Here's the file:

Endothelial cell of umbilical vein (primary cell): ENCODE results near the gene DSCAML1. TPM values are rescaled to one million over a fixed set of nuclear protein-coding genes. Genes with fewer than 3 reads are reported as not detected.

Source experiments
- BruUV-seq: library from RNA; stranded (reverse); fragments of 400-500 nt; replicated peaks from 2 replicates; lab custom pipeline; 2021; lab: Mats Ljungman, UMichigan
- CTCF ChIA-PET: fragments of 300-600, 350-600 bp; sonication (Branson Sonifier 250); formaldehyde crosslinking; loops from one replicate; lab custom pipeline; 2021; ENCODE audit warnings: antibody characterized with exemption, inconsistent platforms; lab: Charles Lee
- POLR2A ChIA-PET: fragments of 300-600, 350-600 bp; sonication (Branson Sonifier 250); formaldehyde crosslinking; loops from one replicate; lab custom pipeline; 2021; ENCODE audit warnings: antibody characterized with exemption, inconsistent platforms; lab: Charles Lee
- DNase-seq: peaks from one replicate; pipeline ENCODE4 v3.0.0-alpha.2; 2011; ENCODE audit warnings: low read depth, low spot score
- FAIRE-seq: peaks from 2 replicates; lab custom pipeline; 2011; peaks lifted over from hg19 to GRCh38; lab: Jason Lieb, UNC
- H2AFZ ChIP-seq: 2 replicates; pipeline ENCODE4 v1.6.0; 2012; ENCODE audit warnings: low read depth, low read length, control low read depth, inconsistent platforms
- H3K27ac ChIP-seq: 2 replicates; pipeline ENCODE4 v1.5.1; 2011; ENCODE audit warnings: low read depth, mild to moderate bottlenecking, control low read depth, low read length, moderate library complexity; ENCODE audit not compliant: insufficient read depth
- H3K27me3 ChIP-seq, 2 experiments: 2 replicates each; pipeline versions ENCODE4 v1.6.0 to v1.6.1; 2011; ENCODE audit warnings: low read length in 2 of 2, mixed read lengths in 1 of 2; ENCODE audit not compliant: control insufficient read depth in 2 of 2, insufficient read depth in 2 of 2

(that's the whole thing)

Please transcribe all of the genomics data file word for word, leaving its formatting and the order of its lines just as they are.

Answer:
Endothelial cell of umbilical vein (primary cell): ENCODE results near the gene DSCAML1. TPM values are rescaled to one million over a fixed set of nuclear protein-coding genes. Genes with fewer than 3 reads are reported as not detected.

Source experiments
- BruUV-seq: library from RNA; stranded (reverse); fragments of 400-500 nt; replicated peaks from 2 replicates; lab custom pipeline; 2021; lab: Mats Ljungman, UMichigan
- CTCF ChIA-PET: fragments of 300-600, 350-600 bp; sonication (Branson Sonifier 250); formaldehyde crosslinking; loops from one replicate; lab custom pipeline; 2021; ENCODE audit warnings: antibody characterized with exemption, inconsistent platforms; lab: Charles Lee
- POLR2A ChIA-PET: fragments of 300-600, 350-600 bp; sonication (Branson Sonifier 250); formaldehyde crosslinking; loops from one replicate; lab custom pipeline; 2021; ENCODE audit warnings: antibody characterized with exemption, inconsistent platforms; lab: Charles Lee
- DNase-seq: peaks from one replicate; pipeline ENCODE4 v3.0.0-alpha.2; 2011; ENCODE audit warnings: low read depth, low spot score
- FAIRE-seq: peaks from 2 replicates; lab custom pipeline; 2011; peaks lifted over from hg19 to GRCh38; lab: Jason Lieb, UNC
- H2AFZ ChIP-seq: 2 replicates; pipeline ENCODE4 v1.6.0; 2012; ENCODE audit warnings: low read depth, low read length, control low read depth, inconsistent platforms
- H3K27ac ChIP-seq: 2 replicates; pipeline ENCODE4 v1.5.1; 2011; ENCODE audit warnings: low read depth, mild to moderate bottlenecking, control low read depth, low read length, moderate library complexity; ENCODE audit not compliant: insufficient read depth
- H3K27me3 ChIP-seq, 2 experiments: 2 replicates each; pipeline versions ENCODE4 v1.6.0 to v1.6.1; 2011; ENCODE audit warnings: low read length in 2 of 2, mixed read lengths in 1 of 2; ENCODE audit not compliant: control insufficient read depth in 2 of 2, insufficient read depth in 2 of 2